Simone de Beauvoir (1908–86) was one of the 20th century’s most influential intellectuals. In addition to writing “the feminist Bible,” The Second Sex, she was a philosopher, a prize-winning writer, and a feminist and anti-colonial campaigner whose activism led to dramatic shifts in political opinion and changes in legislation. She was also one of the century’s most infamous women, due to her unconventional and misunderstood relationship with the playboy philosopher Jean-Paul Sartre.
In the past decade, new diaries, manuscripts, and letters have become available that show both Beauvoir’s intellectual independence and originality, and the sexist onslaught she faced for saying what she did. From The Second Sex onward, critics continuously condescended to remind Beauvoir that women didn’t need feminism anymore. Why did she insist on being so passé? What was it she thought women still needed?
When Simone de Beauvoir published “The Sexual Initiation of Woman” in the May 1949 issue of Les Temps Modernes, the journal she had founded alongside Sartre four years before, it provoked strong and revealing reactions. In it she described her vision of a non-oppressive, reciprocal sexual encounter where women enjoyed sex as subjects, not objects. Instead of being passive and submissive to non-reciprocal male desire, Beauvoir wrote about relationships where a woman, in “love, tenderness, and sensuality,” established “a relationship of reciprocity with her partner. The asymmetry of male and female eroticism creates insoluble problems as long as there is a battle of the sexes; they can easily be settled when a woman feels both desire and respect in a man.” Later she wondered whether it was a mistake to publish that chapter first.
The esteemed Catholic novelist François Mauriac was quick to claim that Beauvoir’s writing “literally reached the limits of the abject”—was “a serious philosophical and literary review really the place for the subject treated by Mme Simone de Beauvoir?” This was the author whose steps Beauvoir had retraced as a student alongside the philosopher Maurice Merleau-Ponty; for decades she had admired his way with words, and now he was using them to call her wayward.
“The asymmetry of male and female eroticism creates insoluble problems as long as there is a battle of the sexes,” wrote Beauvoir.
The subsequent June and July issues of Les Temps Modernes flew off the newsstands. Beauvoir had published chapters on lesbianism and part of her section on maternity in these issues, and many readers were outraged. Her reputation was already scandalous in some quarters at this point—tied as it was to Sartre’s, whose writing had been called pornographic since the novellas in The Wall, and to fictional depictions of their relationship—but now she attracted insults of a different order. “Unsatisfied, frigid, priapic, nymphomaniac, lesbian, a hundred times aborted, I was everything, even an unmarried mother,” she wrote in Force of Circumstance. She was propositioned by “sex maniacs” and “active members of the First Sex.” The Communists called her a petite bourgeoise whose analysis had nothing to say to the working classes.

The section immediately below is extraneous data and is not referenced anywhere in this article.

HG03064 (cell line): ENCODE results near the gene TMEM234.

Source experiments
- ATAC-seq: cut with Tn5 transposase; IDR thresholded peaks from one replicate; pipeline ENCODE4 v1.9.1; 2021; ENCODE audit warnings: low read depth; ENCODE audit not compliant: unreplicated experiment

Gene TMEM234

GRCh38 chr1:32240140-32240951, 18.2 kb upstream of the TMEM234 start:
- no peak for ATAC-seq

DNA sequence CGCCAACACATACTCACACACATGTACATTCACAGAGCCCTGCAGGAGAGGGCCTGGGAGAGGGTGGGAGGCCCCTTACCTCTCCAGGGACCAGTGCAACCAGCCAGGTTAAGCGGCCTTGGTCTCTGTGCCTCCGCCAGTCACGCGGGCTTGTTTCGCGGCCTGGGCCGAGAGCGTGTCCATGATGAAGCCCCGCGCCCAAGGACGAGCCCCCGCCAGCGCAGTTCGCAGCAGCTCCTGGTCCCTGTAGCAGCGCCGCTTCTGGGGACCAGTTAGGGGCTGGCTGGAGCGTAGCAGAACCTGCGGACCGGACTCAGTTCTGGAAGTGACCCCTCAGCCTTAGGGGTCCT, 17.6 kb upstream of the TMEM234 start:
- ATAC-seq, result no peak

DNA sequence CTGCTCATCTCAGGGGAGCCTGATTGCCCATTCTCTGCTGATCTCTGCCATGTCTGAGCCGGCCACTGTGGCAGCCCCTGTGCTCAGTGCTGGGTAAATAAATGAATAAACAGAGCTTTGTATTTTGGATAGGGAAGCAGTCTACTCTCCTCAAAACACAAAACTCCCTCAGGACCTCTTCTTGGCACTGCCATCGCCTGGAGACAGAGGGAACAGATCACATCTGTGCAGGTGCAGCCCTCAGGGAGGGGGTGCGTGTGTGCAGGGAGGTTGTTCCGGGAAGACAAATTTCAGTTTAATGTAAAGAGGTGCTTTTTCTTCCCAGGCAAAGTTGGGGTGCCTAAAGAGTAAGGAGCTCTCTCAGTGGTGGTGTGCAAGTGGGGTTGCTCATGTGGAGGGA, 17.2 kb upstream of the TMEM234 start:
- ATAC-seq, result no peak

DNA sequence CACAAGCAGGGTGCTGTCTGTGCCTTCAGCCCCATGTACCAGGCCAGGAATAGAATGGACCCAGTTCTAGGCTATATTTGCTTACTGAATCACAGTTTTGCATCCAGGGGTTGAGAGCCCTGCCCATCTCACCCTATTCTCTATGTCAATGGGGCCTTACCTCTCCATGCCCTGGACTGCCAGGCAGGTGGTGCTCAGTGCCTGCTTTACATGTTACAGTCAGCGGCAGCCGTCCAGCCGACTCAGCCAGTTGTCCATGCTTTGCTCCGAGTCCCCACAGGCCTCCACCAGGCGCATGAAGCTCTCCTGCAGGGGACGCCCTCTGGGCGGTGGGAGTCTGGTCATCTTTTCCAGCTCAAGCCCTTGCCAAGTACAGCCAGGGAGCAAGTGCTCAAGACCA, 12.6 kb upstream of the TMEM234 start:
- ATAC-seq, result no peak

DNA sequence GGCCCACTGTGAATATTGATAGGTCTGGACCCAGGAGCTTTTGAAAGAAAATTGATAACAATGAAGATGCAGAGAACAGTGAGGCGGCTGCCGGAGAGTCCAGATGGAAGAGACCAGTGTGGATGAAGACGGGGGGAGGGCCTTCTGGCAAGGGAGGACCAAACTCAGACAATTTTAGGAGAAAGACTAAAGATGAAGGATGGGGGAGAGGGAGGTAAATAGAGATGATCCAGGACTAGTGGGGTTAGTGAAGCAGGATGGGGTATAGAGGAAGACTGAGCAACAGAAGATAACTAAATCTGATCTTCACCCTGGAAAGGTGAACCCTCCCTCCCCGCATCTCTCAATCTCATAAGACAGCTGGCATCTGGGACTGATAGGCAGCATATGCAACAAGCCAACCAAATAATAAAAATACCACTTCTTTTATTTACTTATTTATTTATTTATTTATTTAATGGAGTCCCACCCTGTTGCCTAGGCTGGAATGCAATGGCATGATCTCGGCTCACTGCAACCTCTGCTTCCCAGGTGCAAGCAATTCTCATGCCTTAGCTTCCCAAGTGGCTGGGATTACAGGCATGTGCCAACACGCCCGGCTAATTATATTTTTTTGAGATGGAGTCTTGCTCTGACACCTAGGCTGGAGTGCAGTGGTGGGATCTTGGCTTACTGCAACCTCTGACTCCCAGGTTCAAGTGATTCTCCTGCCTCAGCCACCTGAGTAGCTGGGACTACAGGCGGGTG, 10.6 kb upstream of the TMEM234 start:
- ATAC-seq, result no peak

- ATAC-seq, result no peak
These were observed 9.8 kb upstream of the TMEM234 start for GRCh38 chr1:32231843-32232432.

This time, Mauriac—that respectable pillar of the conservative establishment—wrote to one of the contributors to Les Temps Modernes that his “employer’s vagina has no secret from me.” When these words were published in Beauvoir’s account of the book’s reception, in 1963, Mauriac was “horrified”; at the time, however, he began a series in Le Figaro Littéraire condemning pornography in general and Simone de Beauvoir in particular.
Just Like a Woman
In October, Beauvoir went to Provence to be with Sartre and write. The second volume of The Second Sex, published late that month, contained the famous line “One is not born, but rather becomes, a woman.” Since every woman is becoming, she argued, and not a closed book, Beauvoir wanted to include women’s own descriptions of their lived experiences, showing some of the ways that they were made “Other” throughout the course of their lives. She herself was still becoming Beauvoir, she reasoned, and in the process of trying to understand her own experience she realized that some of the obstacles she faced were endemic threats to other women’s becoming, too.
Despite the passage of time, Beauvoir was still the philosopher who had been inspired by Alfred Fouillée’s idea that “one isn’t born, but rather becomes, free.” Now she argued that it was not biology, psychology, and economics that determined women to live lives set apart from men, or submissive to them; civilization played a significant role, too.
Why did she insist on being so passé? What was it she thought women still needed?